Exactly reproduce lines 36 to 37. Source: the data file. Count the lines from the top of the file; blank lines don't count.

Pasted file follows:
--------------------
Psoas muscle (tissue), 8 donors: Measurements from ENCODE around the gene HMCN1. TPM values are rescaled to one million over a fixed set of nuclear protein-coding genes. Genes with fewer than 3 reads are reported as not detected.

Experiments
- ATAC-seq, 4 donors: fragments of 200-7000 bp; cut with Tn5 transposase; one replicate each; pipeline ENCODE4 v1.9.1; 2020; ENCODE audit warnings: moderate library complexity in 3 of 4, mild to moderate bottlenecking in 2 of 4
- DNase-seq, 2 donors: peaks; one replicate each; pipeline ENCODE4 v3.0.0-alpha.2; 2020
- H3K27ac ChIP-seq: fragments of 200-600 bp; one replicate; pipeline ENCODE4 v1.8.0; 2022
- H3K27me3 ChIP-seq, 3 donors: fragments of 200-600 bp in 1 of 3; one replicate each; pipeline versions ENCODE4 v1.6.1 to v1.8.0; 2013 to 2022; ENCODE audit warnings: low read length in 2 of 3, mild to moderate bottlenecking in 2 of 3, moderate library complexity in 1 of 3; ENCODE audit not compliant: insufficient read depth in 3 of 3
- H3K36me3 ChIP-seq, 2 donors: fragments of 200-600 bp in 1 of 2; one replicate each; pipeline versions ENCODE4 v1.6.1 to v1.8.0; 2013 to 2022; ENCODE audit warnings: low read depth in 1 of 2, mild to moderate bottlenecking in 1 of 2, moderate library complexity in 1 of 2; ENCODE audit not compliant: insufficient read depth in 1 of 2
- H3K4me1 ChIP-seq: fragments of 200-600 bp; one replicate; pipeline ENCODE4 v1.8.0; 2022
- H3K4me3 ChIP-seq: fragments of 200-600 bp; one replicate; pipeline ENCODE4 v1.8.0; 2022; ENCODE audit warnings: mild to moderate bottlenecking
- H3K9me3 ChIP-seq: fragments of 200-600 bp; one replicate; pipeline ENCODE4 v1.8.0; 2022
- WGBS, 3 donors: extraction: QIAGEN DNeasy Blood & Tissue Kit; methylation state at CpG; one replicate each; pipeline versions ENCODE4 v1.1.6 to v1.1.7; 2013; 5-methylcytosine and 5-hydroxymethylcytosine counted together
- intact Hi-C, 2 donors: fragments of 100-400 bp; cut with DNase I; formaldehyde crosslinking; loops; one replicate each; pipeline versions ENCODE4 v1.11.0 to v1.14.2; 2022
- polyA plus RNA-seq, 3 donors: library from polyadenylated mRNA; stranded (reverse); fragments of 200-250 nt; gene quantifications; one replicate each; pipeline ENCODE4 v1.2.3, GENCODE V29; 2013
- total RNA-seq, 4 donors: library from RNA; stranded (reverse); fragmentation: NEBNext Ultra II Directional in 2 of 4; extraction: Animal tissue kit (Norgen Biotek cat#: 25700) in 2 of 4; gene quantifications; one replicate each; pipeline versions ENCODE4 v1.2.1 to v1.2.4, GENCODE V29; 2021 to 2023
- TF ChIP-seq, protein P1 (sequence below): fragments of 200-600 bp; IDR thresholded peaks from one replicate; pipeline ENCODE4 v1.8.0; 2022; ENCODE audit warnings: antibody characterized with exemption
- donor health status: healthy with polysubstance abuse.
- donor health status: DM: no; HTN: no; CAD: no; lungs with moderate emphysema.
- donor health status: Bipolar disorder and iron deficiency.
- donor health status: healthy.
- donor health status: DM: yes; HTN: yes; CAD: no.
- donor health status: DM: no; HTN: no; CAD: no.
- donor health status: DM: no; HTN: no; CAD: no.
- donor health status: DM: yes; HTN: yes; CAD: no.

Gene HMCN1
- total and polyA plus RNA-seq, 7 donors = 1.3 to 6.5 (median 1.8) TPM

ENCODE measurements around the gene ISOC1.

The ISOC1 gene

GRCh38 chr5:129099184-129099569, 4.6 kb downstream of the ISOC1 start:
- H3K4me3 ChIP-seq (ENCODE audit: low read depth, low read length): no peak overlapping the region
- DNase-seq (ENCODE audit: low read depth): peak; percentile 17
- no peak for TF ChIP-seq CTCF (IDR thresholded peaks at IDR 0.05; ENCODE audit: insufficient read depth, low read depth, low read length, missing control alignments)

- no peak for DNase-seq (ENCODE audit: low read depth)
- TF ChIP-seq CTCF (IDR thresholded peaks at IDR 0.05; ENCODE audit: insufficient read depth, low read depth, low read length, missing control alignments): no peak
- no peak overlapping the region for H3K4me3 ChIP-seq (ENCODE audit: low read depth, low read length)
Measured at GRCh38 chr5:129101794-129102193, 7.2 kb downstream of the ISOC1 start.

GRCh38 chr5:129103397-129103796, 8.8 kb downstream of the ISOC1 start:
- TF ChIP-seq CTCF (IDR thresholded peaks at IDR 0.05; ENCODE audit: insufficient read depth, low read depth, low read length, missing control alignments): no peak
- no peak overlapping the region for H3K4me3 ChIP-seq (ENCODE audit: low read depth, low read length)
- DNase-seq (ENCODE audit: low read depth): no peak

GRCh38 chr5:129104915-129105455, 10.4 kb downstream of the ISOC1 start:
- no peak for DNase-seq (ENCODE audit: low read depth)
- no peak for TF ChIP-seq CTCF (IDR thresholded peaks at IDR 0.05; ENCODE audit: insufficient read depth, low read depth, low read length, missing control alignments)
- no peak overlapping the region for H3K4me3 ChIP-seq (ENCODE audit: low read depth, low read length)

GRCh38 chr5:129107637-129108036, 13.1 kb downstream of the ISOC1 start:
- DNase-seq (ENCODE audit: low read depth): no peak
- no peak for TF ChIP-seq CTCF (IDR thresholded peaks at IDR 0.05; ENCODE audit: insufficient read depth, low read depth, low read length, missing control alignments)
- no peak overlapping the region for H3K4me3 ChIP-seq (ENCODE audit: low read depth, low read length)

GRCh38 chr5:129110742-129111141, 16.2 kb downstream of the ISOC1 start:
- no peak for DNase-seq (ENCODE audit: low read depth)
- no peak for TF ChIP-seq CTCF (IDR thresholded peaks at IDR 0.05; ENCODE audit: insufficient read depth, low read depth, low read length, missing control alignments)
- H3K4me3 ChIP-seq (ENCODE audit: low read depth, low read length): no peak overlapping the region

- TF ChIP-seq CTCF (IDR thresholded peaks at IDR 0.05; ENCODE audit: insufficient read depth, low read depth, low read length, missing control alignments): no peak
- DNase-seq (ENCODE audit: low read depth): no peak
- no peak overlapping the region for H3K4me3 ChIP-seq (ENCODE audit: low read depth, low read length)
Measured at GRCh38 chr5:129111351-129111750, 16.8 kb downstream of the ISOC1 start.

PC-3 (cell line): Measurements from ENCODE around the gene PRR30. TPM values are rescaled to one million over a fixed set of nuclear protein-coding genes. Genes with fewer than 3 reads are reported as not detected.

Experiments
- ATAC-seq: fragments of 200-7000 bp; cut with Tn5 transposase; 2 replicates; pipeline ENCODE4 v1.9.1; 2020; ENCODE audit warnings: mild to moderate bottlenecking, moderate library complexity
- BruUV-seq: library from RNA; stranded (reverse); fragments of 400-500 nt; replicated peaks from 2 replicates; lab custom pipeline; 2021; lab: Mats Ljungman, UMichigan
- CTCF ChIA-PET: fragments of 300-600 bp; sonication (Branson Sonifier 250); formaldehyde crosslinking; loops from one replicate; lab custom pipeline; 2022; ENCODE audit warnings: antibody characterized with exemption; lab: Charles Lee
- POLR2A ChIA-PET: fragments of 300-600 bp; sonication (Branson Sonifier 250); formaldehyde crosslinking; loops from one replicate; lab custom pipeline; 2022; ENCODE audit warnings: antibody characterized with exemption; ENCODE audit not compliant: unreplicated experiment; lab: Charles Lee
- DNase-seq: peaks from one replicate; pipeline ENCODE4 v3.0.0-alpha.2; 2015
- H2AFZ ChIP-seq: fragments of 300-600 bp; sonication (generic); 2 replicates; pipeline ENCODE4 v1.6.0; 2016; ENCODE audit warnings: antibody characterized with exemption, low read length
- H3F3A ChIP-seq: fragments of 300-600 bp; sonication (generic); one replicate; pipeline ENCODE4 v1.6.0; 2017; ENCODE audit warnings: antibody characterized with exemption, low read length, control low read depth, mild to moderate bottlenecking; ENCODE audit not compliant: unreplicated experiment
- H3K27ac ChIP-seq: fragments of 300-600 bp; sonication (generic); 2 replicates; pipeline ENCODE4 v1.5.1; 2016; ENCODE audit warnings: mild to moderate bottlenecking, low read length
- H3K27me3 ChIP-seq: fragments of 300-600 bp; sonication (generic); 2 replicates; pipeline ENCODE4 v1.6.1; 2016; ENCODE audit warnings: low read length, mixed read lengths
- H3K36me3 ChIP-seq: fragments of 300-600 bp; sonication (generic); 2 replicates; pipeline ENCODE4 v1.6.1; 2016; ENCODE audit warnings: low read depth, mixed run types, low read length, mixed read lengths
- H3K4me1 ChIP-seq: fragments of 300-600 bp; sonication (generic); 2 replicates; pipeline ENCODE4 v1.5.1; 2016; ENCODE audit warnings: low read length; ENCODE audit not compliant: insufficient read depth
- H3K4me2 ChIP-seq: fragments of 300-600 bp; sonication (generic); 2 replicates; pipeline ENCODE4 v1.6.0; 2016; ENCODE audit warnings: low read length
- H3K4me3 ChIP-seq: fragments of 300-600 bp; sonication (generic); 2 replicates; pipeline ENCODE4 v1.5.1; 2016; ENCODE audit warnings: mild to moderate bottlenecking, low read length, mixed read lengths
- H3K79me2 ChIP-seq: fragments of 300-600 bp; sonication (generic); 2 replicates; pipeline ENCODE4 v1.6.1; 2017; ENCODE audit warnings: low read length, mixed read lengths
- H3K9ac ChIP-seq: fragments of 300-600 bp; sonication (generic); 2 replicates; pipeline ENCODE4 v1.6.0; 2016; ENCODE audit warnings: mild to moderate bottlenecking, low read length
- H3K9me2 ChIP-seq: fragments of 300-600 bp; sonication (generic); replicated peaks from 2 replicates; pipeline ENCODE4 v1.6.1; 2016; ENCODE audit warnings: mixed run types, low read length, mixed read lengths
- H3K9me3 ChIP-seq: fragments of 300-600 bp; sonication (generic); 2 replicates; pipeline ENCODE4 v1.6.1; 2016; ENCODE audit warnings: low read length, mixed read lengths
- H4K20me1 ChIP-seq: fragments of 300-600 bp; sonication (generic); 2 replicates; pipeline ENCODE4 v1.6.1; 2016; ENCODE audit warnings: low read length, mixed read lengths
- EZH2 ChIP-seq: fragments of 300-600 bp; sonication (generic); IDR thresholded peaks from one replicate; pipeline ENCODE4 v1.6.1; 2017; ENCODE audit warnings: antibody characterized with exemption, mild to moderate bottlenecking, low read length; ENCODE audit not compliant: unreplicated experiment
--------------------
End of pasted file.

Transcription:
GRCh38 chr5:129103397-129103796, 8.8 kb downstream of the ISOC1 start:
- TF ChIP-seq CTCF (IDR thresholded peaks at IDR 0.05; ENCODE audit: insufficient read depth, low read depth, low read length, missing control alignments): no peak